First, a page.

Friday 15 December 2017

Dubin's Lives

I've been reading another Bernard Malamud novel – Dubin's Lives this time. Originally published in 1979, it's very much of its time, being a tale of marital infidelity and male mid-life crisis – well, rather beyond mid-life in Dubin's case, as he's 58 years old. William Dubin, who is of course Jewish, is a successful biographer who seems to have spent his working life writing biographies in an unsuccessful attempt to learn how to live, being constitutionally unable to inhabit his own life with much conviction.
 As his latest project is to write a biography of D.H. Lawrence, Dubin is clearly heading for trouble – and it finds him in the form of 23-year-old Fanny, the flaky but voluptuous young woman his wife has hired as a house cleaner. Though Dubin rejects her initial (extremely direct) advance, he can't stay away and it's not long before he's taking her on an illicit trip to Venice (addressing her all the while as if giving a lecture – which is apparently what turns her on). The romance collapses ignominiously in Venice, but that is by no means the end of the story; Dubin is not going to get over Fanny, and his life is about to get very complicated...
  What makes Dubin's Lives so much better and more interesting than it might have been is the skill with which Malamud plays out the action as at once farcically comic and emotionally tragic, and succeeds in making us genuinely care about the deplorable, myopic and self-absorbed Dubin. He is extraordinary compelling, even addictive company (though one might not wish to know him in real life) and it's actually a wrench to part from him at the end of the novel. Apart from Dubin, the stand-out character is his long-suffering wife Kitty, who knows her husband so well, yet misses so much. You can see how she and Dubin were drawn together by their interlocking weaknesses, why they fit so well together and yet are so unhappy. As the portrait of a marriage, it's painfully convincing.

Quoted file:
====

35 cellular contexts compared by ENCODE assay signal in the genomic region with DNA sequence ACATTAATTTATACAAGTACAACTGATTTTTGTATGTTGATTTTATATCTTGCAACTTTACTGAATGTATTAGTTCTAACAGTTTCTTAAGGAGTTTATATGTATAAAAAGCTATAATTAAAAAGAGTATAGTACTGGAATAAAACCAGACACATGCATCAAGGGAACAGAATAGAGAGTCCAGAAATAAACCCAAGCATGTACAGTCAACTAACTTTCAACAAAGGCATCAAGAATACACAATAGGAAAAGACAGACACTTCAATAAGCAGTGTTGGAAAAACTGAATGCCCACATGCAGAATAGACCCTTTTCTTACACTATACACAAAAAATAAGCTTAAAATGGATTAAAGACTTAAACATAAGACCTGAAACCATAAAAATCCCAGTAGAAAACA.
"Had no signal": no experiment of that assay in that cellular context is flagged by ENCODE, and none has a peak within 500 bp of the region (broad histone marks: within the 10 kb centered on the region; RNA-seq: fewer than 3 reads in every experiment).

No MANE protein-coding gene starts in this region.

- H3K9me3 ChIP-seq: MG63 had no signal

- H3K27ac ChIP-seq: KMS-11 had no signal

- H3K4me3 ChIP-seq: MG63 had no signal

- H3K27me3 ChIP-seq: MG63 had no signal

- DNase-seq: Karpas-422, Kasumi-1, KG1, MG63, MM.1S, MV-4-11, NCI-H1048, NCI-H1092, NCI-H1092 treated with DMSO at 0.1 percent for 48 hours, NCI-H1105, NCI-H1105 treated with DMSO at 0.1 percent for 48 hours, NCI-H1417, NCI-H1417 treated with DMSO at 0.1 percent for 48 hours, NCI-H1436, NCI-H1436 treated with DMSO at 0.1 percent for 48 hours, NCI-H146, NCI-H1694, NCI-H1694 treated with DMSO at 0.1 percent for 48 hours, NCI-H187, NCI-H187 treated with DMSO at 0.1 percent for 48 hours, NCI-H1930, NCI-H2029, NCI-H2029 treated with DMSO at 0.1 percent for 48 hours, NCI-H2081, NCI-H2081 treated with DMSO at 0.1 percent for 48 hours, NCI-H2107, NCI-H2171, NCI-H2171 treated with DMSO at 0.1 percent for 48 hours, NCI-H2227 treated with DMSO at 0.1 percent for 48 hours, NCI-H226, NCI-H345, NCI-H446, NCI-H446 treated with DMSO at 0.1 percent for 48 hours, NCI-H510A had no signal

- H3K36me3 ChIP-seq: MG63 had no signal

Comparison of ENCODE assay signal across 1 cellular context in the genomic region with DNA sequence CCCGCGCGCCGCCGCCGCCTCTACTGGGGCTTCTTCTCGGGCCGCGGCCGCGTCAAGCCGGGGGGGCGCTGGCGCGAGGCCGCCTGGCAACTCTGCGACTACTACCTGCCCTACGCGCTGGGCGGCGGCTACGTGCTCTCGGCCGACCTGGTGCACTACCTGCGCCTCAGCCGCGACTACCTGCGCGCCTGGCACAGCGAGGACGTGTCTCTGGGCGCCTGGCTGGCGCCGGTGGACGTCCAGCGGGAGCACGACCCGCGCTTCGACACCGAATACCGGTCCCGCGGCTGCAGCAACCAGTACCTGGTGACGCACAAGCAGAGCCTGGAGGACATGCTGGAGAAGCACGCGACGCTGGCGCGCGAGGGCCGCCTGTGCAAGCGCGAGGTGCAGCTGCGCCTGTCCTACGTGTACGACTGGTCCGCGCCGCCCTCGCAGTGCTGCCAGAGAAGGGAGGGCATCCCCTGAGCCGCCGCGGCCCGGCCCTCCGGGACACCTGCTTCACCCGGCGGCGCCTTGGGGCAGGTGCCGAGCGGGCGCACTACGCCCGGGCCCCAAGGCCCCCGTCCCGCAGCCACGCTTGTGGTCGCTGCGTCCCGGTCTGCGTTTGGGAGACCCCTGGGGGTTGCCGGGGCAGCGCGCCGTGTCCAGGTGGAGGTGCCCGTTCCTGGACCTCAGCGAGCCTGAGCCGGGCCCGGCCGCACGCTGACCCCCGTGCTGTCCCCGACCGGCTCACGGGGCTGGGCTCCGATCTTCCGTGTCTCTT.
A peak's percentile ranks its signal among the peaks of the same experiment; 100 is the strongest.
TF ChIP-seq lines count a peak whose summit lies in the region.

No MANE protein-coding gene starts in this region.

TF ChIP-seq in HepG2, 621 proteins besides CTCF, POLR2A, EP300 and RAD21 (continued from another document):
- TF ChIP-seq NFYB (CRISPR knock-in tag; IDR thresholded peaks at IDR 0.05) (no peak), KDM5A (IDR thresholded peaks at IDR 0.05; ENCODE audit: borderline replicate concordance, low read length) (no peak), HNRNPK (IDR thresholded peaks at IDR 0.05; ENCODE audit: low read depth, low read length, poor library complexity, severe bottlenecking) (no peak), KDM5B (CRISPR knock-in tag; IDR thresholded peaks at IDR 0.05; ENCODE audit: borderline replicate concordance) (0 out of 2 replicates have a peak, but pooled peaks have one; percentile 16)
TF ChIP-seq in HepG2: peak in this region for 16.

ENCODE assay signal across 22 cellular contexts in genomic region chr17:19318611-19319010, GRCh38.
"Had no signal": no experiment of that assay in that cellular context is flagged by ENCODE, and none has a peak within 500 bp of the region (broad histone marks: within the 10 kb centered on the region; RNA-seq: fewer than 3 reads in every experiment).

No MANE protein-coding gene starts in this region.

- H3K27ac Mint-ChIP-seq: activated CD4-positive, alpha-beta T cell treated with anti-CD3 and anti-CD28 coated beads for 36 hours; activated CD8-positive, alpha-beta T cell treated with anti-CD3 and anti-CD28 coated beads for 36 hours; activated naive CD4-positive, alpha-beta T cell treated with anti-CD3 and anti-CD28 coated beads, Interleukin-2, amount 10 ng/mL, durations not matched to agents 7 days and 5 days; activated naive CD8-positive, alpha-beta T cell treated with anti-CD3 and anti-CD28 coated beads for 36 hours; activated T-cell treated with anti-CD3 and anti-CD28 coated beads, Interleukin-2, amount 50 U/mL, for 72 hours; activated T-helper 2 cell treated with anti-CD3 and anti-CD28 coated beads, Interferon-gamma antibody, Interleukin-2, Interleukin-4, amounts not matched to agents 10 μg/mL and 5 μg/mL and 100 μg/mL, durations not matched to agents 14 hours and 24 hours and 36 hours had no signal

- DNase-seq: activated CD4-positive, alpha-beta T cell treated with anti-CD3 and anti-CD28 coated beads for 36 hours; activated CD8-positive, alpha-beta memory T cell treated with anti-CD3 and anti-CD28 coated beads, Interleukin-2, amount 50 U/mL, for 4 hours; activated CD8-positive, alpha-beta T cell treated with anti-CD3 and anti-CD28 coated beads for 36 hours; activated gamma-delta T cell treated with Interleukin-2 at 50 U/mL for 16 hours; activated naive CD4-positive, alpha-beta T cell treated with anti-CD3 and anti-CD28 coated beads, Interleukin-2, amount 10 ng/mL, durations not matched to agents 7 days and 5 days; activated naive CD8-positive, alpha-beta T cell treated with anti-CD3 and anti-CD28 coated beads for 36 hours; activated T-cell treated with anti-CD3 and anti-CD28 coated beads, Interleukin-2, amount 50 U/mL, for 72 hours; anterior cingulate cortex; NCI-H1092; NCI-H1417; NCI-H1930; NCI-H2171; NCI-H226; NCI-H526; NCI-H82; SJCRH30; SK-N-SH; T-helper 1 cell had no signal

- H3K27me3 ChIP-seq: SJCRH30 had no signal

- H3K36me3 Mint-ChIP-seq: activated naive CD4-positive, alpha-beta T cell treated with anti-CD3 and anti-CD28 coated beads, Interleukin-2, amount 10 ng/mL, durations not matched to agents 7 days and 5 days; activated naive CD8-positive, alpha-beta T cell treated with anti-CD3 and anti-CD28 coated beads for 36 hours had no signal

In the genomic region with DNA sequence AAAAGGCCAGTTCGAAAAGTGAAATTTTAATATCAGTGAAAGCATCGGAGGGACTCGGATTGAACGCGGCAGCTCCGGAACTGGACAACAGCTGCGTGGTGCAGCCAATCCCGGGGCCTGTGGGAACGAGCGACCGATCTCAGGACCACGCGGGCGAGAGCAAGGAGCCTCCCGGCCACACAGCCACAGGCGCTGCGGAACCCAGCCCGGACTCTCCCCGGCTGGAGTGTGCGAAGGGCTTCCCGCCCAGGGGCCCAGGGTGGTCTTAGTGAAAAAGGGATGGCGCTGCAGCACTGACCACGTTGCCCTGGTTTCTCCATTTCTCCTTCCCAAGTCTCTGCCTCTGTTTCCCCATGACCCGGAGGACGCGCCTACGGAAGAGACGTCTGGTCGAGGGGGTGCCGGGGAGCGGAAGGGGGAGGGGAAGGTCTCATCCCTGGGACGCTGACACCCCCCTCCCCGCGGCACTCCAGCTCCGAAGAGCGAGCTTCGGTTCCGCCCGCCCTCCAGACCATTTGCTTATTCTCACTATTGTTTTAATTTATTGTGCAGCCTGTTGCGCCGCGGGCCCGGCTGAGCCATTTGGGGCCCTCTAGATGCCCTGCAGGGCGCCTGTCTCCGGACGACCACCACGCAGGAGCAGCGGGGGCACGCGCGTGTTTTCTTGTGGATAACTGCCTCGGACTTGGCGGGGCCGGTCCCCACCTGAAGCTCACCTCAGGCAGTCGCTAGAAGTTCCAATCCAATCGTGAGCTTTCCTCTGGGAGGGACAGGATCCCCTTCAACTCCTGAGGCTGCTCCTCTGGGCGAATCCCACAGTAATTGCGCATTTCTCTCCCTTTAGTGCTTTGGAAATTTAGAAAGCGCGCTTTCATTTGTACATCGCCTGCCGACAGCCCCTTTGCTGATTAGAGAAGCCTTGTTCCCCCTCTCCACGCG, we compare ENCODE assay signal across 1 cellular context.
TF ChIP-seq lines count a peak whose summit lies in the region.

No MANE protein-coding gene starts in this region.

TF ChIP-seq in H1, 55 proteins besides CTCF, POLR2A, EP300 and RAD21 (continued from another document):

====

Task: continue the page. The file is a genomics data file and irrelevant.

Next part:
The novel is set in upstate (and upmarket) New York, and Malamud describes the rural setting and the movements of the seasons with a sharp, even lyrical eye for nature, making landscape and weather major elements in the story. The verstatile Malamud, it seems, was not only an urban novelist.
 Dubin's Lives has its faults – including an abrupt and rather unsatisfying ending – and is probably a little too long. It's certainly not the masterpiece The Assistant is, but it's immensely readable, quite often laugh-aloud funny, and totally involving. The foolish, self-alienated William Dubin is a character who lingers in the mind.
 There are also some good Jewish jokes along the way, including the one about the rabbi who heard his sexton praying aloud, 'Dear God, you are everything, I am nothing' and remarked witheringly 'Look who says he's nothing!'

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